The Disability Living Allowance is a social security benefit intended for adults and children with a long-term illness or a disability. The rules for the allowance are in relation to difficulties with mobility and care. There is no requirement for either payment to be made in respect of actual expenses nor for anyone to actually be providing help. Some components of the allowance must be claimed before the age of 65 (but can continue if claimed before this age).
There are three care components. These generally increase from the lower to the higher in line with increasing amounts of care needs. A claimant will need to show that it would reasonable for him or her to have help from someone due to illness or disability. For example, this involves considering whether a claimant could prepare and cook a meal for one person given the raw ingredients. It does not matter whether you cook or not; it is whether you could that matters. No set meal is listed in the rules but generally you should consider whether you could peel and chop two kinds of vegetables, put these into small pans, put something under a grill and safely get the meal together onto a plate.
You would be expected to make some concessions to make things easy for yourself, for example, using a “slotted spoon” to lift things out of a pan and sit at a chair or stool to prepare or cook the food. If you can only cope with heating up convenience foods or making snacks due to your disability or illness this should not count as cooking.
To fail the cooking test, as a consequence of his or her disability, a young person cannot prepare a cooked main meal for himself without help.
This help could be, for example:
• reading instructions and labels, guidance to follow a recipe
• identifying, weighing and measuring ingredients
• putting basic food safety and hygiene into practise
• using sharp knives, hot pans, cookers and other equipment safely
• recognising when food is properly cooked or safe to eat
• timing it all so that everything’s ready together.
Case law on the cooking test increasingly shows two opposing strands of opinion amongst the Social Security Commissioners. Some take the view that it is a purely hypothetical test of a person’s ability to perform certain standard activities. Others consider that the test is a more subjective one of a person’s ability to prepare a meal taking into account alternative methods of cooking as well as kitchen aids and adaptations. The DLA cooking test is, in fact, set out in s. 71(1)(a)(ii) Social Security Contributions and Benefits Act . A person is entitled to lower rate DLA care component if, because of their disability, they ‘cannot prepare a cooked main meal for [themselves] if [they have] the ingredients’.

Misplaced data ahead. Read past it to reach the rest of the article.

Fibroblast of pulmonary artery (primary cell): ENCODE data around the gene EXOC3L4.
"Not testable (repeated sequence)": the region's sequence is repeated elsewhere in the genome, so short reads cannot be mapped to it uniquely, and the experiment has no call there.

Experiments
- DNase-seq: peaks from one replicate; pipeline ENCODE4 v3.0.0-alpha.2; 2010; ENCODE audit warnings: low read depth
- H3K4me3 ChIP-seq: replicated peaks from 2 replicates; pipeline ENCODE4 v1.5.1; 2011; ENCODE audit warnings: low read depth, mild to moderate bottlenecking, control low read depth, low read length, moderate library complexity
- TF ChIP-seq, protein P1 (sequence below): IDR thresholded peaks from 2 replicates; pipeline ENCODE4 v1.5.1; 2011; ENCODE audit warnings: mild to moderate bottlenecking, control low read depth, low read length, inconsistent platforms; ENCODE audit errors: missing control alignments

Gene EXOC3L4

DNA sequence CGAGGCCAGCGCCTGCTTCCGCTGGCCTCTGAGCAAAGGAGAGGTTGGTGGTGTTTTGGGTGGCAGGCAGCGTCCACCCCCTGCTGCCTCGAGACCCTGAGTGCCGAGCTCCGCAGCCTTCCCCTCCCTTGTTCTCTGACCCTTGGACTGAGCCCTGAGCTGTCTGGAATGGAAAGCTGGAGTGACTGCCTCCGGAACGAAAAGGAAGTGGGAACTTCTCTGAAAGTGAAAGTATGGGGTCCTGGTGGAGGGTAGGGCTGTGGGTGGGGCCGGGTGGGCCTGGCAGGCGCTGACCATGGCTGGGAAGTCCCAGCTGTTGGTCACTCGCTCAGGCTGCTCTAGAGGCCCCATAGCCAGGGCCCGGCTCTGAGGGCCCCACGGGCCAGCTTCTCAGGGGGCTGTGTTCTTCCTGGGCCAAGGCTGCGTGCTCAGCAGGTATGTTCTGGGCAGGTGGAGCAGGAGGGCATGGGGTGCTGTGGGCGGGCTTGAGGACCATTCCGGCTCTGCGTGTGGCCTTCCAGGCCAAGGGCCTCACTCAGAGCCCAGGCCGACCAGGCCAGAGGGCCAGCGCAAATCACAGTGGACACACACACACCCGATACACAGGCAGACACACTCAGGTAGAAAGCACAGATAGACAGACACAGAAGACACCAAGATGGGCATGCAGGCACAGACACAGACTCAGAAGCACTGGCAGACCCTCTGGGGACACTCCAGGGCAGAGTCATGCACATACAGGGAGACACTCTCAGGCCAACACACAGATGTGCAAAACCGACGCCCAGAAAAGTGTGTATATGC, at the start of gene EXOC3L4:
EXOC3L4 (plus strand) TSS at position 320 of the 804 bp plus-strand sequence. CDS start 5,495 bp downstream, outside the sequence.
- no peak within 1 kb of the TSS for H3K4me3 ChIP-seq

There is little dispute that the test is objective in as much as it is irrelevant that a person might never wish to cook a traditional main meal or might not be able to afford to cook with fresh ingredients. It is also clear that a person is assumed to be willing to learn to cook and cannot pass the test simply because their partner has always cooked for them (R v Secretary of State ex parte Armstrong, 4.4.96). The subjective approach is illustrated in CDLA/5686/1999 where Commissioner Rowland decided that devices and unconventional methods could be taken into account. The same Commissioner, in CDLA/17329/1996, said that ‘one must look at the individual claimant in his or her actual circumstances’, holding that if a claimant has an adapted kitchen that enables them to cook, they should not pass the test.
Although there are some areas of conflict in the case law, there are still many aspects of the cooking test that are straightforward and undisputed. For example, some disputes concentrate on physical issues rather than cooking difficulties caused by mental disability. Ability to plan a meal, motivation to carry it through, ability to read ingredients, to prepare things in the right order, to time the cooking and know when food is ready, should all be taken into account.
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